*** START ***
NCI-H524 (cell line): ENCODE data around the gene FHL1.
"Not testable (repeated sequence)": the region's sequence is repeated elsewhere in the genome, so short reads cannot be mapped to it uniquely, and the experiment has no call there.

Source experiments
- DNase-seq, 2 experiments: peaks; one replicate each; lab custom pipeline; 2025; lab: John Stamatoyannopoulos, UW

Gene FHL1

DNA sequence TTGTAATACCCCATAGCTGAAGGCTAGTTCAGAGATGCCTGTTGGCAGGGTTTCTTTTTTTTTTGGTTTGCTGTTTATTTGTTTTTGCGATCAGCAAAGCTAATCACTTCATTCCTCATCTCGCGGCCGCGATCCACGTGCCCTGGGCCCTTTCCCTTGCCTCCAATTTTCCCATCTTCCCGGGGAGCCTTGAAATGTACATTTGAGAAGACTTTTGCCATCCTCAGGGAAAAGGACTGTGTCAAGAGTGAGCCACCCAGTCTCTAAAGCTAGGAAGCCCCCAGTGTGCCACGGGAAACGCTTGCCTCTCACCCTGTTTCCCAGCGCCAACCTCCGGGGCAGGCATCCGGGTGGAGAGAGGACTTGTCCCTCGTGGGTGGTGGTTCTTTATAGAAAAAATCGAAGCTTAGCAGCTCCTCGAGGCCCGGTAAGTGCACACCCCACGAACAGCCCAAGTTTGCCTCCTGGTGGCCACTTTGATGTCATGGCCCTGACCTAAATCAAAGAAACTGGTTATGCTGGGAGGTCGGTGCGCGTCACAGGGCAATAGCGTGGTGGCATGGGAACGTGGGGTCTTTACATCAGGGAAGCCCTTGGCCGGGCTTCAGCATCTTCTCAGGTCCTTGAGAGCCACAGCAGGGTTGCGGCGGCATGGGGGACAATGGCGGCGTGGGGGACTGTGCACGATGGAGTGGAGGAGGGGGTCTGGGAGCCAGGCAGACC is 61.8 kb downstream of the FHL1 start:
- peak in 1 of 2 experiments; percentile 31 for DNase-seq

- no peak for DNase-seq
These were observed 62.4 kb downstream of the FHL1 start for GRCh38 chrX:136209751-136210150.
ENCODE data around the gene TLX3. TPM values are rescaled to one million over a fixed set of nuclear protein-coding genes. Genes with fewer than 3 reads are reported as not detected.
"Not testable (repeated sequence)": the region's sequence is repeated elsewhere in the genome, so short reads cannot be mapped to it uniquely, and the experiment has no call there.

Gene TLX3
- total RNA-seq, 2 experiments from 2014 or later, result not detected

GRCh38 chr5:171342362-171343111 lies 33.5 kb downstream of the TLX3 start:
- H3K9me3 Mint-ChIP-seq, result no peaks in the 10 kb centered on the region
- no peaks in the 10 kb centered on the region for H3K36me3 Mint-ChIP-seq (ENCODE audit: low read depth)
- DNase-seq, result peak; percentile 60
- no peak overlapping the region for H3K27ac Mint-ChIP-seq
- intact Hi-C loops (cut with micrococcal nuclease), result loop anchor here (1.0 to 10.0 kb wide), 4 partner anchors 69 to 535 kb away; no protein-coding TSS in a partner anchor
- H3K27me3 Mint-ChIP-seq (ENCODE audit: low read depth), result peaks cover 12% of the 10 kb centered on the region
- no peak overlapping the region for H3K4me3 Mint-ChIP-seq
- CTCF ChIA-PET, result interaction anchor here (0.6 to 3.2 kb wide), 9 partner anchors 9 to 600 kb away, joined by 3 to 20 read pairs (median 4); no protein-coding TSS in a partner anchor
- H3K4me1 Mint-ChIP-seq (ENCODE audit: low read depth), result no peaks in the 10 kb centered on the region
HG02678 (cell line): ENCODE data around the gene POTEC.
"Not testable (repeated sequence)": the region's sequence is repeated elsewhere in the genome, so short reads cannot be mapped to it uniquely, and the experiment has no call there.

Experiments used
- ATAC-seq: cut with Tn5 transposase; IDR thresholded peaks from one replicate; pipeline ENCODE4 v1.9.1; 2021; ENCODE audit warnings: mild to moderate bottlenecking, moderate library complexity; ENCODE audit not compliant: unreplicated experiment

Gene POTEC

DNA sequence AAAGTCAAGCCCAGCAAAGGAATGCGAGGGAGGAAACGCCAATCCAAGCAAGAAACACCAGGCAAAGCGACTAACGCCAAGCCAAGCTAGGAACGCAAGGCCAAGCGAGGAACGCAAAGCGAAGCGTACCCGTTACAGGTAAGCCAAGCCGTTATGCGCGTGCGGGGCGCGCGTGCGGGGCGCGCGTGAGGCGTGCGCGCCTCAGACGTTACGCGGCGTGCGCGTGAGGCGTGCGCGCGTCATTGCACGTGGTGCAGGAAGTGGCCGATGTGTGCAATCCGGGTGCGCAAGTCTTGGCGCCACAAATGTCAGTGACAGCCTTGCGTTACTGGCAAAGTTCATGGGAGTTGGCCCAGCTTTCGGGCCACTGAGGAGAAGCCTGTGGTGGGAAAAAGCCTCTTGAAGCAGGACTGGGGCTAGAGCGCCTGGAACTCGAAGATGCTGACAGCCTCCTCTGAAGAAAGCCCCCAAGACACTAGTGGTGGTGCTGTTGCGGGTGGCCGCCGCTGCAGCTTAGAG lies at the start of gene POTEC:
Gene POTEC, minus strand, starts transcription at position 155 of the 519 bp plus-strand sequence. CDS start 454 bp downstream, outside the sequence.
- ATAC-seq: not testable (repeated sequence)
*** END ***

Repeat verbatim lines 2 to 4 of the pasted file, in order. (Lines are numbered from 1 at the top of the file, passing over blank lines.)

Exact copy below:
"Not testable (repeated sequence)": the region's sequence is repeated elsewhere in the genome, so short reads cannot be mapped to it uniquely, and the experiment has no call there.

Source experiments
- DNase-seq, 2 experiments: peaks; one replicate each; lab custom pipeline; 2025; lab: John Stamatoyannopoulos, UW